Often, I find myself using the same tools on bare Windows, on WSL, on Kali VM, and on various remote shells. The installed version or configuration details vary, and I have to debug why things broke instead of simply running the intended tool. Maybe one dependency is missing? Maybe I forgot to use a proper API token? Maybe a tool is in the wrong version? There’s just too much to investigate.
I’ve recently fallen in love with Docker. It’s so easy to run a container - do whatever is needed - then get rid of it. I don’t have to worry about any dependencies, extra bloat required by the package, and so on. That’s my new go-to way of managing tools I want to customize and reuse. This might be slightly inconsistent with Docker’s philosophy, but it simply does work.
There are plenty of interesting things one can do with Docker. The pentester’s perspective has been well summarized in Docker for Pentesters blogpost. I want to rather focus on my reasoning and methods I found useful. For instance, I like the ability of grouping tools into specific domains and then building a single container. My long-term goal is to have a couple of images, categorized and configured according to my preferences. Lots of things don’t fit into containers, but some fit very nicely.
Today, I want to explain how I began working on a container with OSINT tools I use. There is no strong policy on what is OSINT, what not, but active tools like
ffuf are not included. When I’m writing these words, it’s still WIP, though I’m not even sure if it will ever stop being WIP, so…
What tools were selected so far? The ones I used last time I had to perform such testing :)
Besides just packaging the tools into an image, I’ve also tried to create some friendly aliases/functions to automate common actions. Remembering switches to all of those tools is a bit challenging, hence it’s always nice to have a more friendly alias. It’s common to mix DNS generation and probing into single a call so there’s a function for that:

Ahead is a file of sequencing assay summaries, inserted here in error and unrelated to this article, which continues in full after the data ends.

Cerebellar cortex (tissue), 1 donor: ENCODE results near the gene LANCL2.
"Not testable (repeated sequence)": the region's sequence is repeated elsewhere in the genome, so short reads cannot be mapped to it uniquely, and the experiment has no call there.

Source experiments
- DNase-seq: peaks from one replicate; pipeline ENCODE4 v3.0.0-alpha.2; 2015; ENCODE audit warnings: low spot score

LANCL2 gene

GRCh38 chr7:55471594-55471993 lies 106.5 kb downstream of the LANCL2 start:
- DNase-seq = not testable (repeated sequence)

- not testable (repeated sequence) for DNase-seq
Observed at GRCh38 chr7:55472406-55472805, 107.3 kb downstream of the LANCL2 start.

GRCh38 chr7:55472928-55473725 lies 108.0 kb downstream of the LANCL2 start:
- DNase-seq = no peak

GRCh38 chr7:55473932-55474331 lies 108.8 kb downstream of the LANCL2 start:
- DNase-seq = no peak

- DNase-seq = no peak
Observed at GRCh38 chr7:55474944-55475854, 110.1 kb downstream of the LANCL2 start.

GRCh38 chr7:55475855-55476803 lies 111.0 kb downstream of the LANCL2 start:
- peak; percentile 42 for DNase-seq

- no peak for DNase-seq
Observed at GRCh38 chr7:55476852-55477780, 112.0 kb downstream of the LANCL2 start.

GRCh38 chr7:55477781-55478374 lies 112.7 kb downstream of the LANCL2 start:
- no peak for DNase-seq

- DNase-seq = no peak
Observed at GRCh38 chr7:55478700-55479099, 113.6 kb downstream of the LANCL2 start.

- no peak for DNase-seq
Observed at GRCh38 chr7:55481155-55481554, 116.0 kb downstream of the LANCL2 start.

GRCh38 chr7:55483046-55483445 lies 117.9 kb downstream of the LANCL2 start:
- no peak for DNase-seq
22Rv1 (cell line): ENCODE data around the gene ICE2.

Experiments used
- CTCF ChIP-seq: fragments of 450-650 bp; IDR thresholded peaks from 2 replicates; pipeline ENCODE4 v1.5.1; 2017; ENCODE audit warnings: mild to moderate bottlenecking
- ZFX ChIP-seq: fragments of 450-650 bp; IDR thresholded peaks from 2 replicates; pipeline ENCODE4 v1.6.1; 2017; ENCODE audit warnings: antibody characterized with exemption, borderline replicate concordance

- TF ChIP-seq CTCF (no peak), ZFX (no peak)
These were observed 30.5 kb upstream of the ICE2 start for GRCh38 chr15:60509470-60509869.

This one is really nice for another reason. Both tools (
massdns) use files - either as input or output. This doesn’t feel right, I want them to just accept arg, then print the result on stdout! Both sources should be accessible without any extra volumes. Fortunately, bash process substitution works like a charm here. Whenever I want to save to a file, I will just redirect again (a slight performance hit doesn’t matter). Also, I’m aware this is sorta unsafe, but it’s our little, trusted container.
I also want the container to start a shell by default. Aliases cover common use cases, but I also need flexibility, so being able to jump in, pipe the commands, mix switches, etc. is a must-have.
They can still be run to do one job and exit. The syntax is slightly different as we need to force bash to load profile file.
Clone repository from https://github.com/adenkiewicz/docker-osint.
docker-compose build osint to build and run the image locally. You can tweak all the settings in
This is a multi-stage build, meaning the first container is a (golang) build environment - stuff is built there, then necessary files are copied into a final image. Almost all tools are Go binaries, so no dependencies are needed and they can be directly copied.
dnsgen is installed from
pip. The final image is based on Alpine Linux.
py3 are two extra packages added to it. Whatever else is needed should be added to
Dockerfile or downloaded on the fly.
To (re)start the container, use
docker-compose run --rm osint. Almost all tools are present in
/opt directory which is also added to the
$PATH. If you need to exchange data between host and docker, then
/shared directory should be used. Basically, this is
rw volume to exchange any kind of information.
Another important volume is
ro). This is where private files are stored (configs, secrets, and customization). This is something I will not share on Github, but you should populate locally with proper configs. E.g.
subfinder expects its config in
This was a brief overview of my workflow. Obviously, it’s nothing outstanding, but a step forward. In the future, I plan to prepare quick setups of pentested environments to hunt for bugs efficiently. I also want to play a bit more with Windows Server images.